A rigidity-based theory of executive compensation

There is a new paper by Kelly Shue and Richard Townsend (pdf), it is quite intriguing though note it is preliminary work. I am not linking to it but the authors appear to have distributed the abstract on the internet:

We explore a rigidity-based explanation of the dramatic and off-trend growth in US executive compensation during the late 1990s and early 2000s. We show that executive option and stock grants are rigid in the number of shares granted. In addition, salary and bonus exhibit downward nominal rigidity. Rigidity implies that the value of executive pay will grow with firm equity returns, which averaged 30% annually during the Tech Boom. Rigidity also explains the increased dispersion in pay across firms, the difference in growth rates between the US and other countries, and the increased correlation between pay and firm-specific equity returns. Regulatory changes requiring the disclosure of the value of option grants help explain the moderation in executive pay in the late 2000s. Finally, we find suggestive evidence that number-rigidity in executive pay is generated by money illusion and reference-dependent motivation, the same behavioral biases that may underlie downward nominal wage rigidity among rank and file workers.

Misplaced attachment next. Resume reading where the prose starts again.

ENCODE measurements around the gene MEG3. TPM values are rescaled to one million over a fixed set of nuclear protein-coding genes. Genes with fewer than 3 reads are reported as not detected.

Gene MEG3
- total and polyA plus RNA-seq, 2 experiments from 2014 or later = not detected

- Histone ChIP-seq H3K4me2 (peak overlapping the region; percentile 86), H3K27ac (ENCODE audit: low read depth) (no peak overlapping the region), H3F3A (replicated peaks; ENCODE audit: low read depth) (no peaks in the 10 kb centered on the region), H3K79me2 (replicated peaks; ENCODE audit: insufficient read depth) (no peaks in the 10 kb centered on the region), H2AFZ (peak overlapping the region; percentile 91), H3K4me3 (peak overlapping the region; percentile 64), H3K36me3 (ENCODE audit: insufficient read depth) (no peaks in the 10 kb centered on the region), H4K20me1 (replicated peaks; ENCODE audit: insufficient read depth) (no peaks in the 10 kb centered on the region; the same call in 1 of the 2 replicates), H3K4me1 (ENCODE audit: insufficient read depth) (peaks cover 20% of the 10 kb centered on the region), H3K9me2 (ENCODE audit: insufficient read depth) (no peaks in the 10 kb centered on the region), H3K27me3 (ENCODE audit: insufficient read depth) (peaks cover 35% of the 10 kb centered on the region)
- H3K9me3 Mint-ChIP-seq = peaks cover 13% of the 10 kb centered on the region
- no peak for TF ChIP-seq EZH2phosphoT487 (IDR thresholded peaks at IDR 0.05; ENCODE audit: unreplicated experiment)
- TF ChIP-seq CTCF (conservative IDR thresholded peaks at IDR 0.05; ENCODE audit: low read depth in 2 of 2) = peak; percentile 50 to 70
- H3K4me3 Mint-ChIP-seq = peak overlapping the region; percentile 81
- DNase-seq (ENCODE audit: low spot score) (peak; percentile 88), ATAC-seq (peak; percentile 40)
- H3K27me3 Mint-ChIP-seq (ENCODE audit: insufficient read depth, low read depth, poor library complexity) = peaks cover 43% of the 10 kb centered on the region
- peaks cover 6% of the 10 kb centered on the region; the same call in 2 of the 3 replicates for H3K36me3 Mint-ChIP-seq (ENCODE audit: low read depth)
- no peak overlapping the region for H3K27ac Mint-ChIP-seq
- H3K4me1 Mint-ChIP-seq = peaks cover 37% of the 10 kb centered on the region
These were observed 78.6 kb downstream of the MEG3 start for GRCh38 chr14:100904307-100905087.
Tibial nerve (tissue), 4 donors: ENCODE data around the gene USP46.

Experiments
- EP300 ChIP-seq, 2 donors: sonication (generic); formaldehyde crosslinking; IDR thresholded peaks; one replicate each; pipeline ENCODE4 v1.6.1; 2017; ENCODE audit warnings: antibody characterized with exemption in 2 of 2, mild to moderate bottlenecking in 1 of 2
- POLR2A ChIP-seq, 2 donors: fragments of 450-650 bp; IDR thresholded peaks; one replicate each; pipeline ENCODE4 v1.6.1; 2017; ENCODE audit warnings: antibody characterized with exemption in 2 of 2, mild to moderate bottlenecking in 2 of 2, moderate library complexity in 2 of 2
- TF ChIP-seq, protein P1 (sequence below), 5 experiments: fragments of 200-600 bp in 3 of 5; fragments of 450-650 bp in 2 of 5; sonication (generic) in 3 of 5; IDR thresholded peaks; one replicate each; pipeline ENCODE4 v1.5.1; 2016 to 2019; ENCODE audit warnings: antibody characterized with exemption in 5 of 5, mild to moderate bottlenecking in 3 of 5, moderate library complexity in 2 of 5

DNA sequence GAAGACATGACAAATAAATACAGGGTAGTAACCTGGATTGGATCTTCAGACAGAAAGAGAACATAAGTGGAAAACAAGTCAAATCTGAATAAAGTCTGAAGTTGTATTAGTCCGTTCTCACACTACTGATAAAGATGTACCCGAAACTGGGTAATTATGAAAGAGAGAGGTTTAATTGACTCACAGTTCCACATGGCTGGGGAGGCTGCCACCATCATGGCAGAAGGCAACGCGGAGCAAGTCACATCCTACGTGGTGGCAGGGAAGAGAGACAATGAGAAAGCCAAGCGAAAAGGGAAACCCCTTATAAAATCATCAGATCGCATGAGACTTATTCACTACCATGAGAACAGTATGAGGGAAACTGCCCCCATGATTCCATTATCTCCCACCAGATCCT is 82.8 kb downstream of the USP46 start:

For the pointer I thank Robert J. Shiller.

Addendum: The authors recommend this link to a new version of the paper.


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